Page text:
Bush, Kerry trade fire over cache, troops

Campaign Trail

Election 2004

October 28, 2004|By David L. Greene and Julie Hirschfeld Davis | David L. Greene and Julie Hirschfeld Davis,SUN NATIONAL STAFF

PONTIAC, Mich. - President Bush swung back at Sen. John Kerry yesterday for turning a missing cache of powerful explosives in Iraq into a campaign issue, saying the Democrat is making "wild charges" and demonstrating he is "not a person you want as your commander in chief."

Kerry, in turn, intensified his attacks on Bush in what he called a "growing scandal," accusing the president of arrogantly pursuing flawed policies in Iraq, hiding results from the public and evading blame when problems arise.

"What we're seeing is a White House that is dodging and bobbing and weaving, in their usual efforts to avoid responsibility," Kerry said at a rally in Sioux City, Iowa, "just as they've done every step of the way in our involvement in Iraq."

Until yesterday, Bush had refused to answer questions about 377 tons of explosives missing from a sprawling Iraqi military compound south of Baghdad. The disappearance of the explosives, which The New York Times reported Monday, has become the focus of Kerry's attacks in the final week of the presidential race.

The president's tough counter-attack came as the issue seemed to be gaining traction. Kerry's attacks have dominated campaign news this week, going to the heart of what opinion polls show is Bush's strength: His role as a leader in the war on terrorism.

Speaking at a morning rally in Pennsylvania's Amish country, Bush said the military is investigating the missing explosives, exploring the possibility they had already disappeared when U.S. forces arrived at the Iraqi base on their way to Baghdad in April 2003.

"This investigation is important, and it is ongoing," Bush said. "And a political candidate who jumps to conclusions without knowing the facts is not a person you want as your commander in chief."

The president said the military had "destroyed more than 400,000 tons of munitions, including weapons." He accused Kerry of "denigrating the actions of our troops and commanders in the field" by criticizing the administration for losing the explosives "without knowing the facts."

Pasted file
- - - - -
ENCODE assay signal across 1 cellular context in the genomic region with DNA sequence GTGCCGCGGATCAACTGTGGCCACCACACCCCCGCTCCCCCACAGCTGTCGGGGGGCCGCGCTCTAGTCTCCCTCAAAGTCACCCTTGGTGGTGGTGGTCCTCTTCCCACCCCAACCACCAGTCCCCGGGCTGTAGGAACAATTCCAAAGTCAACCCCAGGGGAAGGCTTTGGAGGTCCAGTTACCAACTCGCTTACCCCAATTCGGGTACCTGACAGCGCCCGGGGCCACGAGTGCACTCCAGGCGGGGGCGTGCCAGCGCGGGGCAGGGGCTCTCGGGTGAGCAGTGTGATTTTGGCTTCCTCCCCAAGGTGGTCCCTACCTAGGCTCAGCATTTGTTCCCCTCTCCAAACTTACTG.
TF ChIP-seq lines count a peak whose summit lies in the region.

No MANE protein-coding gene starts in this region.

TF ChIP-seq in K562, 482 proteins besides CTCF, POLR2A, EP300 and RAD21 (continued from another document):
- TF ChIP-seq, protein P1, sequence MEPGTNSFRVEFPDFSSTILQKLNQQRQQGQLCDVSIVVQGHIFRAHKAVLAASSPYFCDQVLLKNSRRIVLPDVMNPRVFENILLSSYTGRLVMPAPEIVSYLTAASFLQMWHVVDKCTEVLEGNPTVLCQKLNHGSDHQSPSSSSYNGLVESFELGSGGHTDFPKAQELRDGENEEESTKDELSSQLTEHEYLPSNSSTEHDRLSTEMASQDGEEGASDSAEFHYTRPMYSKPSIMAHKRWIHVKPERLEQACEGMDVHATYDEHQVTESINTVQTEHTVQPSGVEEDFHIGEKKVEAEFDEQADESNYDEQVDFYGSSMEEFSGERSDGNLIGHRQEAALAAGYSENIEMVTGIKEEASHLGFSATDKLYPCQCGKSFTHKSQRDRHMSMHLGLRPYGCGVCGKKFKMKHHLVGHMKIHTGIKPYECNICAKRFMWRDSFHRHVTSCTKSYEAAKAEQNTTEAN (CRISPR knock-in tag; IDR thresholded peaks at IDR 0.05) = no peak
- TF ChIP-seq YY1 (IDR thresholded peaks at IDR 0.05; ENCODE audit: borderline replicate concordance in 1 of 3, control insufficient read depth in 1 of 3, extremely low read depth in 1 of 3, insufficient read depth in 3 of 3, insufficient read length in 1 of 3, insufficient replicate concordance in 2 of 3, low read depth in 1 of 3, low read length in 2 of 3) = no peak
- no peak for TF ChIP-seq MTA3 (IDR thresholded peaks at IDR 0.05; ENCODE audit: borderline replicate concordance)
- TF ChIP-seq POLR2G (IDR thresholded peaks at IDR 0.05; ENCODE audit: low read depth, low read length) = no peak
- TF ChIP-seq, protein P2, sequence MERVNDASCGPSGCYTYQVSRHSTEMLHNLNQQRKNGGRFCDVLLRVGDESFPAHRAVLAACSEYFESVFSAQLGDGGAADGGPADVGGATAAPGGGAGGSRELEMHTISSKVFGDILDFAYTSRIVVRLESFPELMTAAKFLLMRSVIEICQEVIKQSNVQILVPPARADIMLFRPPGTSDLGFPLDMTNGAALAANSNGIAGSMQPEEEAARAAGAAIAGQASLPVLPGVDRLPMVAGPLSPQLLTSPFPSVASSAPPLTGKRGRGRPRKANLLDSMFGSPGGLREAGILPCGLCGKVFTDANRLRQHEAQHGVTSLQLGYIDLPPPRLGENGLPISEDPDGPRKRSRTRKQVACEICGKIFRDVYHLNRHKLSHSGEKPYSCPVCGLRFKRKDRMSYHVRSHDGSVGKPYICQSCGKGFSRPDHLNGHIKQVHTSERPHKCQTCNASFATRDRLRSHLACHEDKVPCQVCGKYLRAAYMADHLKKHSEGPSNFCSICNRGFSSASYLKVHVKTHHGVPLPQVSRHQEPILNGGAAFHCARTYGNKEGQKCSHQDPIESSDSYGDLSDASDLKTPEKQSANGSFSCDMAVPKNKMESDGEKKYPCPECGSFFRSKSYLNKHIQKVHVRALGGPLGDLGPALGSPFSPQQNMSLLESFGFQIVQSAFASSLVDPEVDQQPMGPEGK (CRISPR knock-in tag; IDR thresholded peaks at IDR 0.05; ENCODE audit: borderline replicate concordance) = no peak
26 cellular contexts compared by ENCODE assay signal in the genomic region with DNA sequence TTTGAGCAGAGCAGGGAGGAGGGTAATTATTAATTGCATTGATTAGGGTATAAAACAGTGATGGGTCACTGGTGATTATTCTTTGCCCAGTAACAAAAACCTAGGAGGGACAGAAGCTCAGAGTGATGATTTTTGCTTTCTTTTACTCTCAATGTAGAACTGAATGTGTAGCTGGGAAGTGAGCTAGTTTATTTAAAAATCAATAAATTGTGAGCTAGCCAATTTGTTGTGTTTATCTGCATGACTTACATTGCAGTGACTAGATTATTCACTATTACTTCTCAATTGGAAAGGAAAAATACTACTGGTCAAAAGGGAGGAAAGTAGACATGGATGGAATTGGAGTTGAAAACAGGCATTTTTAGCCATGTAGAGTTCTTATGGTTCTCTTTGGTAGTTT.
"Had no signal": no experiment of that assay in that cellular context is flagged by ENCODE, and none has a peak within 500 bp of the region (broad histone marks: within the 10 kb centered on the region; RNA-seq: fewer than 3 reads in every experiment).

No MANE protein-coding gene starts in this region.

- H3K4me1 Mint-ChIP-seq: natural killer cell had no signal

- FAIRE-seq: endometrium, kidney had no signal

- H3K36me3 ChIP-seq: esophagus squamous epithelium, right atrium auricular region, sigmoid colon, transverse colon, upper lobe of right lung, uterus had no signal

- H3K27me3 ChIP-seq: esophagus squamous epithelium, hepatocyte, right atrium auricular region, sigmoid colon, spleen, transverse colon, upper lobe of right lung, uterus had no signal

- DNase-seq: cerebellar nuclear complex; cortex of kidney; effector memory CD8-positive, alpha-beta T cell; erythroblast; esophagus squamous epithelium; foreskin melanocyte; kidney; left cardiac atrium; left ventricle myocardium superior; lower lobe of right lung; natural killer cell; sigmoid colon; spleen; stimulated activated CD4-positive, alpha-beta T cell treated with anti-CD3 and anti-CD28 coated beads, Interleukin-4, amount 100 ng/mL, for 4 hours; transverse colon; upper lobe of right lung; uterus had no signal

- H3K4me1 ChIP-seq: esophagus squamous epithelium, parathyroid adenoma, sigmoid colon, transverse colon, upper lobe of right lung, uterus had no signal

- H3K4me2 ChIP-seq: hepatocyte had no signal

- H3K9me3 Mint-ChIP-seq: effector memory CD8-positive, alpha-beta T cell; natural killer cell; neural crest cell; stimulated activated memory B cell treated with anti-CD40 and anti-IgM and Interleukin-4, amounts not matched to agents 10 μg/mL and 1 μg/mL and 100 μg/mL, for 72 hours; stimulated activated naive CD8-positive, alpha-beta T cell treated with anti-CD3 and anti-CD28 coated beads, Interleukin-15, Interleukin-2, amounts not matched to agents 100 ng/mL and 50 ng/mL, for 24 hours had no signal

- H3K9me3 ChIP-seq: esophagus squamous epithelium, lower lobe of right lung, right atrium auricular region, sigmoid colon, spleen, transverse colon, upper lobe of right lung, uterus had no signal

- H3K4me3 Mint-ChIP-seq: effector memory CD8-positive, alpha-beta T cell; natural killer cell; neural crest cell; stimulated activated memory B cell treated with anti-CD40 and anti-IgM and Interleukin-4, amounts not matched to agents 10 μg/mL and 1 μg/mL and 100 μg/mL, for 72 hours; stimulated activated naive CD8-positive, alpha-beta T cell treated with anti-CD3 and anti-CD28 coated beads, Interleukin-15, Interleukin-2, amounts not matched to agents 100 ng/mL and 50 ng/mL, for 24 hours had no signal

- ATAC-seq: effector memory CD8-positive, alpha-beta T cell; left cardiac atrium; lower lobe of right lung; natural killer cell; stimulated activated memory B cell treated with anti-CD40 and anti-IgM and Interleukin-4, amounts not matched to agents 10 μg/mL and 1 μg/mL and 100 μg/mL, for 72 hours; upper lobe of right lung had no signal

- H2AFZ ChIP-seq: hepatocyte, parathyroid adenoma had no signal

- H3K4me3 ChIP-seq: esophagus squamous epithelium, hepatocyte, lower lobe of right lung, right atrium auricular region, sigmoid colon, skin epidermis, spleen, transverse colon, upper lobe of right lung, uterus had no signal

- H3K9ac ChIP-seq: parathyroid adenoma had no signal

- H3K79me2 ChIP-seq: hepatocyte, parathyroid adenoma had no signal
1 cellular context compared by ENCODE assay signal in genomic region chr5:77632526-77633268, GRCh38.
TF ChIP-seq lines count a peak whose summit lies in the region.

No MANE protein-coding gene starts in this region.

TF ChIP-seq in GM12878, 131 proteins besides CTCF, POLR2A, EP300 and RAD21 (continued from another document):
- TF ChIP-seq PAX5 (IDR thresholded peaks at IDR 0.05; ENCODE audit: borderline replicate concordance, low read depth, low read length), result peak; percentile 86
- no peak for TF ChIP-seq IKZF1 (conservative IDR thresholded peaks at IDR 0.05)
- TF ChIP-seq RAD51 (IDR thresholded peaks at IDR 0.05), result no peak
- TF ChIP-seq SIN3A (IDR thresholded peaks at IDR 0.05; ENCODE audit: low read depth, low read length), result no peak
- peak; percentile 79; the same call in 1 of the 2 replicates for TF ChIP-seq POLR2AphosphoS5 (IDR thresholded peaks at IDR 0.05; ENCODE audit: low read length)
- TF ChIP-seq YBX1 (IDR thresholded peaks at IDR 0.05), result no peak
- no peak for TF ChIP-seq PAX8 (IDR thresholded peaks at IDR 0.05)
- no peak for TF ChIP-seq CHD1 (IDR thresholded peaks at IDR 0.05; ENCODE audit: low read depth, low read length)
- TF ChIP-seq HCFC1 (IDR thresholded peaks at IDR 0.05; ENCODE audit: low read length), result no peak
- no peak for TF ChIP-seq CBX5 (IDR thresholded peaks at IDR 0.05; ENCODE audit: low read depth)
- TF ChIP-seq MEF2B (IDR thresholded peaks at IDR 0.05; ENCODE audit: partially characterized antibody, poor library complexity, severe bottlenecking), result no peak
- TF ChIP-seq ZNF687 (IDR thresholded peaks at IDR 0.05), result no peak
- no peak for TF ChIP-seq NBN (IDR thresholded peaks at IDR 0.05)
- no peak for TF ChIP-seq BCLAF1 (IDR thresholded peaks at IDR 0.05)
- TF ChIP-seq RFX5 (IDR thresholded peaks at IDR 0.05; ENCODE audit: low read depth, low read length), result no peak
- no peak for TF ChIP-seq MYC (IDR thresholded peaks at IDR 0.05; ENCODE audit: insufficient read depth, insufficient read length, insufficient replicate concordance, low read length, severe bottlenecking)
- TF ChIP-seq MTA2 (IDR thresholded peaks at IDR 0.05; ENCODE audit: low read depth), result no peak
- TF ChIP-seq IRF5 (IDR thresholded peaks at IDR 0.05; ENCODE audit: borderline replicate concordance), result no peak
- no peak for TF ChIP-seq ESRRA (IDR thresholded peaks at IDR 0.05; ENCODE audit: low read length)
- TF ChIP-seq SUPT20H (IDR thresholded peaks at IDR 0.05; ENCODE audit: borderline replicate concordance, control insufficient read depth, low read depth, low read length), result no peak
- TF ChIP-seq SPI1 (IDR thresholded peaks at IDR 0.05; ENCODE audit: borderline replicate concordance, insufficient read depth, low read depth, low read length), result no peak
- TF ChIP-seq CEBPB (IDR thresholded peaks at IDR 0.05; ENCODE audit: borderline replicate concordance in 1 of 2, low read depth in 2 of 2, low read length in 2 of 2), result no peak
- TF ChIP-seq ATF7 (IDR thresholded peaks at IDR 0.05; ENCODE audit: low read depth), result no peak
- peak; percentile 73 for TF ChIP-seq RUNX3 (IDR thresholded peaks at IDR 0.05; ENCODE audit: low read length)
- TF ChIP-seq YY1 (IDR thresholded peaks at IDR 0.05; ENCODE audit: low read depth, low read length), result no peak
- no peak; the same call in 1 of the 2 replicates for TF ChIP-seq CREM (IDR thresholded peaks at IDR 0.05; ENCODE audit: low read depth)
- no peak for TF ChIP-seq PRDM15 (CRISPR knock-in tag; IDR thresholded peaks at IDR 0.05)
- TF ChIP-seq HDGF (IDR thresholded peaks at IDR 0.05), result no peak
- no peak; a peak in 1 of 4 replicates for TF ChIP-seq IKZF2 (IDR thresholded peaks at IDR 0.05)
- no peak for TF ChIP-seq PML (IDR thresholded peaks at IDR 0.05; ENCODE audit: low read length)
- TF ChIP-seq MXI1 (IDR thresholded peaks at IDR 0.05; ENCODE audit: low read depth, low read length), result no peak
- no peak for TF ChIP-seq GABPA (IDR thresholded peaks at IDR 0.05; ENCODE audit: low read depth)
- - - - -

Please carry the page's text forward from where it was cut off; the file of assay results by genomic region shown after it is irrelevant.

Vice President Dick Cheney echoed Bush during a stop in Florida. "In the closing days of this campaign, John Kerry is trying every which way to cover up his record of weakness on national defense," he said.

The Pentagon yesterday made available the infantry commander whose troops captured the Iraqi weapons depot where the explosives disappeared. Col. David Perkins, who led the 2nd Brigade of the 3rd Infantry Division, told reporters it is improbable someone could have trucked out so much material once U.S. forces arrived.

Kerry sought to counter Bush's rebuke - driven home in a new TV ad - that he was dishonoring U.S. troops, by rushing to release a spot of his own that is an audiovisual valentine to American soldiers.

The ad's narrator says, "As we see the deepening crisis and chaos in Iraq, as we choose a new commander in chief and a fresh start, we will always support and honor those who serve." The last frame is emblazoned with "Thank You."

Sen. Joseph R. Biden Jr. of Delaware, the senior Democrat on the Foreign Relations Committee, also reacted angrily to Bush's suggestion that Kerry had dishonored the troops.

"Our troops are in greater jeopardy because of the civilian incompetence - incompetence - of this administration," Biden told reporters in a conference call. "My kid and a lot of other kids may get their asses blown up over there because of their civilian incompetence."

Kerry also fired back at both Bush and Cheney for suggesting Kerry was denigrating U.S. troops by questioning their handling of Iraqi weapons sites. He dismissed Cheney as "the chief minister of disinformation," and addressed Bush before a crowd of 7,500 in Rochester, Minn., which is in a county that Bush won by 10 percentage points in 2000.

"Mr. President, you don't honor our troops, or protect them better, by putting them in greater danger than they ought to be," Kerry said. "The bottom line is, your administration was warned, you were put on notice, but you didn't put these explosives on a priority list."

Also hitting Bush on domestic issues, Kerry pointed to job losses and rising health care and energy costs.

"After four years in office, this president has failed middle-class families in almost every single choice that he has made," Kerry said. "He's given more to those with the most at the expense of the middle-class and of those who are struggling to get ahead. Now he's asking you to give him four more years so that he can keep up the bad work."

New polls of likely voters the three most coveted battleground states commissioned by the Los Angeles Times show Bush holding an 8 percentage point lead among likely voters in Florida, Kerry with a 6 percentage point advantage in Ohio and the two in a dead heat in Pennsylvania. The surveys were conducted from Saturday through Tuesday and has a margin of error of 4 percentage points.

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